Technically, most desktop PCs are modular — you can open the case and replace memory and storage, add a graphics card, maybe replace the processor, and swap out various other components.
But Intel is showing a new platform that would make it even easier to swap out parts. Sort of.
AnandTech reports that Intel unveiled a new platform that’s currently just called “The Element” at an event in London.
Here’s the basic idea: customers would buy a backplane with PCIe slots and slide in the components they want to use.
One of those components would basically be a computer-on-a PCIe card that features the processor, memory, storage, and even a cooling fan.
But you could also add a graphics card, additional storage, or other hardware to the board by adding separate PCIe cards. And if you want to upgrade the memory or storage, you could open up the “element” card to get at its insides… although to replace the processor you’d probably need to buy a whole new module.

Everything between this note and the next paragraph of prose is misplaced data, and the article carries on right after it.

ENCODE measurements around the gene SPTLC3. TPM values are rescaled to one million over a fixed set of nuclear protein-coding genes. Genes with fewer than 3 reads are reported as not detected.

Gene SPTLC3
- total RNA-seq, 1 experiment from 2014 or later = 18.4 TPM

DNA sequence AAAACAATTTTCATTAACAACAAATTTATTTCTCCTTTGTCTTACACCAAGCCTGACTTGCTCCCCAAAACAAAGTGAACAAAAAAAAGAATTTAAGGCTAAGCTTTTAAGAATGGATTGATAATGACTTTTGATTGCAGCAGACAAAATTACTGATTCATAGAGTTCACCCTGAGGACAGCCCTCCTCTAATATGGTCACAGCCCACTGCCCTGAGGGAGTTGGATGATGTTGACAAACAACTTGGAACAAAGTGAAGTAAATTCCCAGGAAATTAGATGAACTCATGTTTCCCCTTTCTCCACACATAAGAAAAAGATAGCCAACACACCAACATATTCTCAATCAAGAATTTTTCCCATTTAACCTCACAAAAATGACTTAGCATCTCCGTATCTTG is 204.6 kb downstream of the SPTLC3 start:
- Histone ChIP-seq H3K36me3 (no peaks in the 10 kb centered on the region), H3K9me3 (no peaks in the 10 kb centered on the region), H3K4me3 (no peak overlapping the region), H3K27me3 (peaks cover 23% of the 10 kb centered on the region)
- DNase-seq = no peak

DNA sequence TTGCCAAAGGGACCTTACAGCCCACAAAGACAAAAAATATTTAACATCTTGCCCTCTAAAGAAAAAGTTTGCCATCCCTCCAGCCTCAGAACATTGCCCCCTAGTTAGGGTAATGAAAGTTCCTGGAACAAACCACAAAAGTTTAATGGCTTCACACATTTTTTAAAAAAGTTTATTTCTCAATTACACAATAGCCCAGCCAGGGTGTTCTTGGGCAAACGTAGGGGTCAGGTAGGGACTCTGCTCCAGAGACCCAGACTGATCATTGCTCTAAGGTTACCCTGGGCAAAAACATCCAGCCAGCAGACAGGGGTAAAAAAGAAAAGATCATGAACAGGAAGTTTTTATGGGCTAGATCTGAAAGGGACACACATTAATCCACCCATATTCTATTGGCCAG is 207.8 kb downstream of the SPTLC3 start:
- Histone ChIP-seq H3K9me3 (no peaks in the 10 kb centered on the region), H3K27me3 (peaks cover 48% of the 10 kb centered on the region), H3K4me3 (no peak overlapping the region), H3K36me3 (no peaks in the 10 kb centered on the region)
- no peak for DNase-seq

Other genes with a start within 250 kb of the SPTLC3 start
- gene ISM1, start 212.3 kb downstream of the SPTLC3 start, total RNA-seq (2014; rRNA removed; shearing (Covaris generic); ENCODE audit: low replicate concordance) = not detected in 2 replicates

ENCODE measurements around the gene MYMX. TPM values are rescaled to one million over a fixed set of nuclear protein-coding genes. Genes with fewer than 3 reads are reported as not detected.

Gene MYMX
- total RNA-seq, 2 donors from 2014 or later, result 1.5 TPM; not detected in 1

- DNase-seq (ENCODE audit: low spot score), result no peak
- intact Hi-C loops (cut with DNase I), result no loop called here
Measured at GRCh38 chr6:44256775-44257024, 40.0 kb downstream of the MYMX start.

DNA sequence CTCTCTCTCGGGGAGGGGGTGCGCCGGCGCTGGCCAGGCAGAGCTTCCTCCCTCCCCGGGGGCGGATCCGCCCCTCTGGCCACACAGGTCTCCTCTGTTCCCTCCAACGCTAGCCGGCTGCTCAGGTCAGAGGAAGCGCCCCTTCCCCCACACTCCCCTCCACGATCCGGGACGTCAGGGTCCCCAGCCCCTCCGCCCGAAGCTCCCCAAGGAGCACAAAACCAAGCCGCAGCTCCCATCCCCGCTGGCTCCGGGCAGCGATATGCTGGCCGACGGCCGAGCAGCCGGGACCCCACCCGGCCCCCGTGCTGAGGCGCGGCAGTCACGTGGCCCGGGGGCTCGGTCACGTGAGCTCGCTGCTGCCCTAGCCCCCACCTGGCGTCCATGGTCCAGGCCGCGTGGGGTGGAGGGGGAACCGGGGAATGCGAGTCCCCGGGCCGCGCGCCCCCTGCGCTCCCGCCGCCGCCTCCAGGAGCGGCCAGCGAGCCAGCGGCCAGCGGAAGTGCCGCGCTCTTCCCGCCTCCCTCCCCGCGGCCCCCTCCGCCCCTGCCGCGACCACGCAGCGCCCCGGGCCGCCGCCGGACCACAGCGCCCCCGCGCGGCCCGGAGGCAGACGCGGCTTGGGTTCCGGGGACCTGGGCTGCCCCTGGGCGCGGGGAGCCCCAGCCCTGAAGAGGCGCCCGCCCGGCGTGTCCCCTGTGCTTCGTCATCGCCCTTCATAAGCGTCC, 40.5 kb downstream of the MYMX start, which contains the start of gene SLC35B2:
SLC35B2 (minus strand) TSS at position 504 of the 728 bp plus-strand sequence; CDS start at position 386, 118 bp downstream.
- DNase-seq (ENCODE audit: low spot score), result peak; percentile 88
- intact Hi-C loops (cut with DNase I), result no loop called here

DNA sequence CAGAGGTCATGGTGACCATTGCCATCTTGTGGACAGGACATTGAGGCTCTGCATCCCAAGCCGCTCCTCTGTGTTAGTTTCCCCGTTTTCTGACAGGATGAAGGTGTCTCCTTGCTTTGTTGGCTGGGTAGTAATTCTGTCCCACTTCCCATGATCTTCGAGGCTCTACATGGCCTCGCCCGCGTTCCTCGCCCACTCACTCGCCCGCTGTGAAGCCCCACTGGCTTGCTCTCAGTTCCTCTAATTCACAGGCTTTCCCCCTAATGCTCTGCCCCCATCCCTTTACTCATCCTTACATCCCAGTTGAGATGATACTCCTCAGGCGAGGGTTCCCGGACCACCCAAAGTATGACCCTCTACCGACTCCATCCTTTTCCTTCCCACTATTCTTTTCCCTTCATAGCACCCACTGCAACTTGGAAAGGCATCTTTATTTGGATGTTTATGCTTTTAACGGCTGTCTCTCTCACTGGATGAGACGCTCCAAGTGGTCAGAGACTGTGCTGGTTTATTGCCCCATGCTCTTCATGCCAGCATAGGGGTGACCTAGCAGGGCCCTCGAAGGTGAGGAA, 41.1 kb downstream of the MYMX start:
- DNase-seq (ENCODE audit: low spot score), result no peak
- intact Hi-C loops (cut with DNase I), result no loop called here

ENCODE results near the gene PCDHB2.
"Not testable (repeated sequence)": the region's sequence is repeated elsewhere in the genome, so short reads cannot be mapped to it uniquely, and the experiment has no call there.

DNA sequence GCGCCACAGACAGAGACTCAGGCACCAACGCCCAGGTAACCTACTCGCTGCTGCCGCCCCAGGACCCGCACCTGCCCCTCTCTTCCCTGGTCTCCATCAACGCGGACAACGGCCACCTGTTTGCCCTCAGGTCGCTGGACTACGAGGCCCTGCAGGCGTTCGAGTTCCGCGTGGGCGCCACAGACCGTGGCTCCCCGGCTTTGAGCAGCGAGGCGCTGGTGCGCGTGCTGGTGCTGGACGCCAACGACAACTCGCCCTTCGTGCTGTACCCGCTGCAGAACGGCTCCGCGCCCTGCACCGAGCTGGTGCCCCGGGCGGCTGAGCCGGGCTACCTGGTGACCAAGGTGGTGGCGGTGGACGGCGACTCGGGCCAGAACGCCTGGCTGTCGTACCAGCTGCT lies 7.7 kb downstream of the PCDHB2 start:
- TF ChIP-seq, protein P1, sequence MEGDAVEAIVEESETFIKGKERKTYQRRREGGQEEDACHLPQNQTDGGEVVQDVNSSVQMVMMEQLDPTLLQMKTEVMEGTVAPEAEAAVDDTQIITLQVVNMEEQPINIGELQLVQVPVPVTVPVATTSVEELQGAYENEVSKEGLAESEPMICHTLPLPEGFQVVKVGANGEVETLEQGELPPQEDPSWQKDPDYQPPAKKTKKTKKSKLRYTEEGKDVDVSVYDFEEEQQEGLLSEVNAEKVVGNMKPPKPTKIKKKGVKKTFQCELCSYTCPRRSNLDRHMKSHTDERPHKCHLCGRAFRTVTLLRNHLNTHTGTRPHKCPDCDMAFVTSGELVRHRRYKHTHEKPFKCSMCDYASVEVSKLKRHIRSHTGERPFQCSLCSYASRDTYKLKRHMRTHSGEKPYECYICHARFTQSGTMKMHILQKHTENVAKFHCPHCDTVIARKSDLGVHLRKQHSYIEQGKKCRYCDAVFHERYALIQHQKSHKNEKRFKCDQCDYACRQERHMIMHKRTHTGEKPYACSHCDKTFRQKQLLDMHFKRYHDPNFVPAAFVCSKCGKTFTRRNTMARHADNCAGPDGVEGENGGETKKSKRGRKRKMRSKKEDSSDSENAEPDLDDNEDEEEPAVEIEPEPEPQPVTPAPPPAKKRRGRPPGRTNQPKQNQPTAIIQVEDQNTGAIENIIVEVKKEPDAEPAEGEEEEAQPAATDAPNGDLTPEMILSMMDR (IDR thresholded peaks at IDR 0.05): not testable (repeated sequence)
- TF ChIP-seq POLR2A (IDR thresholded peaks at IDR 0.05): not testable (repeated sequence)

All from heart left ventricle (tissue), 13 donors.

What benefits are there when compared with a traditional desktop or server? Basically you could buy a chassis and backplane once and swap out components on an as-needed basis. Keep your case and/or backplane indefinitely, but buy a new module every few years. It might or might not be cheaper than buying a whole new computer. It’s probably at least a little more convenient.
This whole project, which comes from the same folks at Intel who are responsible for the NUC line of mini computers and the Intel Compute Card (RIP), is still a work in progress at this point, and there are plenty of details to be finalized — like what this thing will actually be called.
But Intel Intel seems to be targeting the enterprise space initially, with the first real-world hardware shipping to OEMs in the first quarter of 2020. According to AnandTech the platform could expand to the consumer space sometime after that.
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